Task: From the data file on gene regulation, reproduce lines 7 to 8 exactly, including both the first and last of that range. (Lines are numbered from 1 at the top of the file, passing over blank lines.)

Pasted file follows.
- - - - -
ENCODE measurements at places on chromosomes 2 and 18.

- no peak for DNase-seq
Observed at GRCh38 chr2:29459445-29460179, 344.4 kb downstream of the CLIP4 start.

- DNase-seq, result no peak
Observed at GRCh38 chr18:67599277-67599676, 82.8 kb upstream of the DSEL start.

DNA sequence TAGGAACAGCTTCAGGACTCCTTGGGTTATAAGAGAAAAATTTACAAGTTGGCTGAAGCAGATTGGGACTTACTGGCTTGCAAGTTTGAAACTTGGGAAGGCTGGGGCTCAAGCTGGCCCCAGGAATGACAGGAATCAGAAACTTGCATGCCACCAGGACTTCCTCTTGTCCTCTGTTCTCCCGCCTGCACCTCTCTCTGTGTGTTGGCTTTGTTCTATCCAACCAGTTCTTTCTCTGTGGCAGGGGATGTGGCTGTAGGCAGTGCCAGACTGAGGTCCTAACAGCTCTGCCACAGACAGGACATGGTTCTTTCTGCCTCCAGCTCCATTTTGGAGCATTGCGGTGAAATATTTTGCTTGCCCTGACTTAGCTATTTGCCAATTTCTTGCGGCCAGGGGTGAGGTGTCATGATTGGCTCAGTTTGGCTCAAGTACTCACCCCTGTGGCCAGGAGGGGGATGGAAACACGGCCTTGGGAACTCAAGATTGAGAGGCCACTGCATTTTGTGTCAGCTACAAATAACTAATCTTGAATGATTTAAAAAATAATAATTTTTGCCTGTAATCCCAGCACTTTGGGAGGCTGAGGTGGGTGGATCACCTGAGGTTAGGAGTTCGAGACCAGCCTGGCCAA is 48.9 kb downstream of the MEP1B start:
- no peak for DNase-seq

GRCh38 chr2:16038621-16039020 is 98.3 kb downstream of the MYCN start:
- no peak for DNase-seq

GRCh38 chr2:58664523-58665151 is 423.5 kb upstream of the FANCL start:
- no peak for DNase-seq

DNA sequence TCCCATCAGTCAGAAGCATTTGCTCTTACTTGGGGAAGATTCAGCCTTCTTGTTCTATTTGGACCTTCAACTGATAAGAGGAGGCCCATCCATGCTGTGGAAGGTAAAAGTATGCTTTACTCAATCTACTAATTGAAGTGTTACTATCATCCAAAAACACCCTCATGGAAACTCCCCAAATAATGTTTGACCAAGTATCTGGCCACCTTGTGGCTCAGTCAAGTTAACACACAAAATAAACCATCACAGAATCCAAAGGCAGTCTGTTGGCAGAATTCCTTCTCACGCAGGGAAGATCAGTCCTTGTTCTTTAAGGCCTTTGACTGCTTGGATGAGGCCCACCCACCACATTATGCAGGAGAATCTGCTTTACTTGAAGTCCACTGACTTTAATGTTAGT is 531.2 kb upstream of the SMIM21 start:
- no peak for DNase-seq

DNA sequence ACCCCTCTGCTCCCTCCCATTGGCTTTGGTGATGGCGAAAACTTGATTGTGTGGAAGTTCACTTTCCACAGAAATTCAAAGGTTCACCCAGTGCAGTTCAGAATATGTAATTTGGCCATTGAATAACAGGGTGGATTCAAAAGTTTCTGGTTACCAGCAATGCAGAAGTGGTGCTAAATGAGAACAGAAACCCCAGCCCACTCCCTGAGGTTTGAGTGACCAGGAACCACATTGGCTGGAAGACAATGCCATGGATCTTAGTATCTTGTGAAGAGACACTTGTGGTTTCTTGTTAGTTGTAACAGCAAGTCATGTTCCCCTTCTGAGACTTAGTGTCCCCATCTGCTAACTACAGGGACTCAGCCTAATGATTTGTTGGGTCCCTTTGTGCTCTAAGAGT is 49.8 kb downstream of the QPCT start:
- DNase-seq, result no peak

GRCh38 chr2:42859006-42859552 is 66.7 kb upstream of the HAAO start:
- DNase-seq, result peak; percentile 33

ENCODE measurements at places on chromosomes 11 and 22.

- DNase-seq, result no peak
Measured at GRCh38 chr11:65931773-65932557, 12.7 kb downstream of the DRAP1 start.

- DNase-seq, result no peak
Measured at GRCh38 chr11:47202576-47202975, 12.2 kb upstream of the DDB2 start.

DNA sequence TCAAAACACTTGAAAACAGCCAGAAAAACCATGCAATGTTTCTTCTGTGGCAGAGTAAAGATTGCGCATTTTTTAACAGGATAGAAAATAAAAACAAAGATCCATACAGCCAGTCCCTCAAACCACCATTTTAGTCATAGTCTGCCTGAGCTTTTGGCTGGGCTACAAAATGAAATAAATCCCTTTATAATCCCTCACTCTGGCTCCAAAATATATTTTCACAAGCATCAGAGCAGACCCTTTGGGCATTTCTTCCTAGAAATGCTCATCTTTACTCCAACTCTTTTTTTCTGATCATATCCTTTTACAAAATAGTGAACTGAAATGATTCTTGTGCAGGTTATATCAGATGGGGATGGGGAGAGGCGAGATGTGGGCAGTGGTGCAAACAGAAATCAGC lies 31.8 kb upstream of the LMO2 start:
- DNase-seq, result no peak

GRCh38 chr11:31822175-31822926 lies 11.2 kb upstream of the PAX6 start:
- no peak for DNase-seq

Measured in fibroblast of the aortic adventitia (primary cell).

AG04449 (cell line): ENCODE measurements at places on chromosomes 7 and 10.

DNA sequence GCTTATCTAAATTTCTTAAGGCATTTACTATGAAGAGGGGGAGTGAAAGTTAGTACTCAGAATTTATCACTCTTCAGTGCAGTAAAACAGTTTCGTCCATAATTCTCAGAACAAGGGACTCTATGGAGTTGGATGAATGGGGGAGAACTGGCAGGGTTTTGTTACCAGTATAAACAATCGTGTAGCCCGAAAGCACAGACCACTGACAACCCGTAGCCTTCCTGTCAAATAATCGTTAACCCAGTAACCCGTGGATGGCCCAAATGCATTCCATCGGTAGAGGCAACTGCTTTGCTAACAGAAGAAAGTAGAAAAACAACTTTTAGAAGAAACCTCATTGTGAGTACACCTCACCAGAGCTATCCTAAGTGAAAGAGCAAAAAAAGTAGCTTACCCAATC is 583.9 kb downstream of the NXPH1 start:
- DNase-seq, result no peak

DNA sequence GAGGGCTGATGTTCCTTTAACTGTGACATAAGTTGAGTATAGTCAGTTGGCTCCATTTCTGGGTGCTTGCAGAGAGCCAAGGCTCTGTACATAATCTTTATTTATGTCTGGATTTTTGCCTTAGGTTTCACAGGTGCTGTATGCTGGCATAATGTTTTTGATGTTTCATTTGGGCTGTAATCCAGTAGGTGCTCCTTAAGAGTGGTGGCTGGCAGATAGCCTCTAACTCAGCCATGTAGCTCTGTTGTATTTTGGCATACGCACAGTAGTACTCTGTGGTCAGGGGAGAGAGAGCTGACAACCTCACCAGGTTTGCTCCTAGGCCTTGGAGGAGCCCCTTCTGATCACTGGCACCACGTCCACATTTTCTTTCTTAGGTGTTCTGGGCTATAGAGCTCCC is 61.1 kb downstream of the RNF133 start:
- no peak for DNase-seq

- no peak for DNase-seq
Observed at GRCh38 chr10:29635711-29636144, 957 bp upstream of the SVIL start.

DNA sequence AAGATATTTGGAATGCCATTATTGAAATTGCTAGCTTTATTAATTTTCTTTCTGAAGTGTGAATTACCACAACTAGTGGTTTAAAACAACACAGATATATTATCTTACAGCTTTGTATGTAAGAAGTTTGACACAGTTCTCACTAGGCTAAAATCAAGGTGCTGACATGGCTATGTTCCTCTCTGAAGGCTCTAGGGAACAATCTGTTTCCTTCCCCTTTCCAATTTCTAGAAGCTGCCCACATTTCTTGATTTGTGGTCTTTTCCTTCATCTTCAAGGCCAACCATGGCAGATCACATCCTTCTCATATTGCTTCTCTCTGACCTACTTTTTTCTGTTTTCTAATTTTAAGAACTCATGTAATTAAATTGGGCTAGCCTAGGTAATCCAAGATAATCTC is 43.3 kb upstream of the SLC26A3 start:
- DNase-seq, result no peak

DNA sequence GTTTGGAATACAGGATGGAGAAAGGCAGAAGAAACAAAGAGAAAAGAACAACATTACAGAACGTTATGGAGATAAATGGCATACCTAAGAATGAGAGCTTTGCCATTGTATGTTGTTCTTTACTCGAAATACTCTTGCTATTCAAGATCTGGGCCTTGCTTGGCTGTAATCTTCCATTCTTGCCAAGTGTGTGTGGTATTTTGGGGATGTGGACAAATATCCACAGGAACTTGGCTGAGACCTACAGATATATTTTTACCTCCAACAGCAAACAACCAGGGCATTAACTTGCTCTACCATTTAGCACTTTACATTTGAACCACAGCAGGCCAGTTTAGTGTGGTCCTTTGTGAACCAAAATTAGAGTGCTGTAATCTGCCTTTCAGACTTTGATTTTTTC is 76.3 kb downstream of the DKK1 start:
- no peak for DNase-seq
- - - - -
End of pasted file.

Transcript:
- no peak for DNase-seq

GRCh38 chr2:16038621-16039020 is 98.3 kb downstream of the MYCN start: